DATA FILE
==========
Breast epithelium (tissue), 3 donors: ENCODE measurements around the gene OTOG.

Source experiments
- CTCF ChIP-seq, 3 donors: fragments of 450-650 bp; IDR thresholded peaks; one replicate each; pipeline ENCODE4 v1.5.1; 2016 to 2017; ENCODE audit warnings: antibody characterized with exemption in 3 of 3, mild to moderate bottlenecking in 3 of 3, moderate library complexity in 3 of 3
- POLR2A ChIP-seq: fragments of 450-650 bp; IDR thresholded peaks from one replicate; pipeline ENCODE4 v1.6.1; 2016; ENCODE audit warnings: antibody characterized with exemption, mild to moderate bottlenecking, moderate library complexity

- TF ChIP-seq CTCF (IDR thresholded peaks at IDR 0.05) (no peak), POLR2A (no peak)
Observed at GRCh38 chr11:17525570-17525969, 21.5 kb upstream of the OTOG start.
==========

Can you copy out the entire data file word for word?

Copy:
Breast epithelium (tissue), 3 donors: ENCODE measurements around the gene OTOG.

Source experiments
- CTCF ChIP-seq, 3 donors: fragments of 450-650 bp; IDR thresholded peaks; one replicate each; pipeline ENCODE4 v1.5.1; 2016 to 2017; ENCODE audit warnings: antibody characterized with exemption in 3 of 3, mild to moderate bottlenecking in 3 of 3, moderate library complexity in 3 of 3
- POLR2A ChIP-seq: fragments of 450-650 bp; IDR thresholded peaks from one replicate; pipeline ENCODE4 v1.6.1; 2016; ENCODE audit warnings: antibody characterized with exemption, mild to moderate bottlenecking, moderate library complexity

- TF ChIP-seq CTCF (IDR thresholded peaks at IDR 0.05) (no peak), POLR2A (no peak)
Observed at GRCh38 chr11:17525570-17525969, 21.5 kb upstream of the OTOG start.